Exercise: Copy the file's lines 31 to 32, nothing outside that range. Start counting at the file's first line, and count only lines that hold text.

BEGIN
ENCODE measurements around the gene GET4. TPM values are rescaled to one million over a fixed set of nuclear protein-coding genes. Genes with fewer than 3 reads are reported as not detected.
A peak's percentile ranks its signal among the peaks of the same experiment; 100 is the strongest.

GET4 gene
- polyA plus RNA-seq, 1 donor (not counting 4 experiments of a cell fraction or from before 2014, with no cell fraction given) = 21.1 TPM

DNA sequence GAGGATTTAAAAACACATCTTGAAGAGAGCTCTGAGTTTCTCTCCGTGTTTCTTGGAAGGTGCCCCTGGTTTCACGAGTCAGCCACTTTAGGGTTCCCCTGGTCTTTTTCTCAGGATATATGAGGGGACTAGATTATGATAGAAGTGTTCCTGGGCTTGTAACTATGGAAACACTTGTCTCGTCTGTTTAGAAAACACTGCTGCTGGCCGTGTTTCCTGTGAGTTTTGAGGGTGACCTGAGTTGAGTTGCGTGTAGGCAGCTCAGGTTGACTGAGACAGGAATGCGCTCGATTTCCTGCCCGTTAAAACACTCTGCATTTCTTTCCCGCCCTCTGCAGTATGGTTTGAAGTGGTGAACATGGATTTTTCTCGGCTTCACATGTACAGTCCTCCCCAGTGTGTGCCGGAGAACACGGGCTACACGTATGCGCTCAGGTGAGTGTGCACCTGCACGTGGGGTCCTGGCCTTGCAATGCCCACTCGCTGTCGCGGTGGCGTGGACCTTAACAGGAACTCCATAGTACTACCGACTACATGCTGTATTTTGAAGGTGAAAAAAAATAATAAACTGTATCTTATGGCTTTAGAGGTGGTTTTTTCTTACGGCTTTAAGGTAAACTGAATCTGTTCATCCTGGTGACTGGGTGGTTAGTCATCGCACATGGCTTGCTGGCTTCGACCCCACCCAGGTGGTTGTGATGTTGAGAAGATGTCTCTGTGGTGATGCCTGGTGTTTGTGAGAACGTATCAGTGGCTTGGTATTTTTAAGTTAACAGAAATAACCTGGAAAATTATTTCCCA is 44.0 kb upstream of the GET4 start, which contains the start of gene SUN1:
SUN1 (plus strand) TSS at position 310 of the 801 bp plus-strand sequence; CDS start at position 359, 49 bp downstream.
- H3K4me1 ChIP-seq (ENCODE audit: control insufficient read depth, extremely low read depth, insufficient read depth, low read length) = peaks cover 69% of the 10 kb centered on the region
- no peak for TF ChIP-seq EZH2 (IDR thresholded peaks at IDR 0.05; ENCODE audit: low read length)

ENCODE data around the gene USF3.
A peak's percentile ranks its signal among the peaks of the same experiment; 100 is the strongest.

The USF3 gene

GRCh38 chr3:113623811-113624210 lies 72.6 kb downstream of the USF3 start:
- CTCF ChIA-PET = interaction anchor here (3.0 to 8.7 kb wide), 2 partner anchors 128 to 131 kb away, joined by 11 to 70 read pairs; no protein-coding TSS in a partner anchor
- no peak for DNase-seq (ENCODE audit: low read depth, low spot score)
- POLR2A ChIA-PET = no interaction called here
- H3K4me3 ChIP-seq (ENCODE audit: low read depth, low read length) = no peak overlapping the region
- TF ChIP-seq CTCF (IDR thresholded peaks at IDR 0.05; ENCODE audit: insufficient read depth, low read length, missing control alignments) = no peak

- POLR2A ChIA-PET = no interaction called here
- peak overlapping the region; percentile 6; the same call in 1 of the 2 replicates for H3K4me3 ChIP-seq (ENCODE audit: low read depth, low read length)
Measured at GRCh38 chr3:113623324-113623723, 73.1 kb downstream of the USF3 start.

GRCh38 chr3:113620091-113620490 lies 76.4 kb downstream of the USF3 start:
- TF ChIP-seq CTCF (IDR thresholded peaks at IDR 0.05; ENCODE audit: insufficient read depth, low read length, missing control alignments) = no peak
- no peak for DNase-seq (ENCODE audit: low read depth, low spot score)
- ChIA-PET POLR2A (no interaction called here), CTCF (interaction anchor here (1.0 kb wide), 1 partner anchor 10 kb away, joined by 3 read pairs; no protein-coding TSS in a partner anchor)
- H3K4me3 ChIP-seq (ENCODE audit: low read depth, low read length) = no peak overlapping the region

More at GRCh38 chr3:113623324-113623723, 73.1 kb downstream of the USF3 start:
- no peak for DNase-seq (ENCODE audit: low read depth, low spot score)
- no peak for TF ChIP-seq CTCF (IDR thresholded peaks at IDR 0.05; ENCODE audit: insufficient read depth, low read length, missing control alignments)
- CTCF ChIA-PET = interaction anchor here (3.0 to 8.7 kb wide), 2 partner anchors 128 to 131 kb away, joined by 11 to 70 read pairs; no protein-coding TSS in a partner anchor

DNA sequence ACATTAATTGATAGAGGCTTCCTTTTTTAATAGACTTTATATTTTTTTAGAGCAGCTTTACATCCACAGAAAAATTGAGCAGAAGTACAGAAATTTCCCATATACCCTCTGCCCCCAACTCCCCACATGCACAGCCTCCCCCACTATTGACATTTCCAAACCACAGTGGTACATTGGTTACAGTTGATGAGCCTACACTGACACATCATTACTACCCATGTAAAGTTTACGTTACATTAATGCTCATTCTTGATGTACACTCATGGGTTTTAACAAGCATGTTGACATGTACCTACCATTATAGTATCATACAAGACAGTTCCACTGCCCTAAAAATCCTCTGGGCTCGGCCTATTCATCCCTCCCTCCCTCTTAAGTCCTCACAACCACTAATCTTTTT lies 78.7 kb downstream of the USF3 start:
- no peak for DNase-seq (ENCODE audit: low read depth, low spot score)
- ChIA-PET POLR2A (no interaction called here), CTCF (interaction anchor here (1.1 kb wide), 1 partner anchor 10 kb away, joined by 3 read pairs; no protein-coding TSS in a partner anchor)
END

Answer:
- no peak for DNase-seq (ENCODE audit: low read depth, low spot score)
- ChIA-PET POLR2A (no interaction called here), CTCF (interaction anchor here (1.1 kb wide), 1 partner anchor 10 kb away, joined by 3 read pairs; no protein-coding TSS in a partner anchor)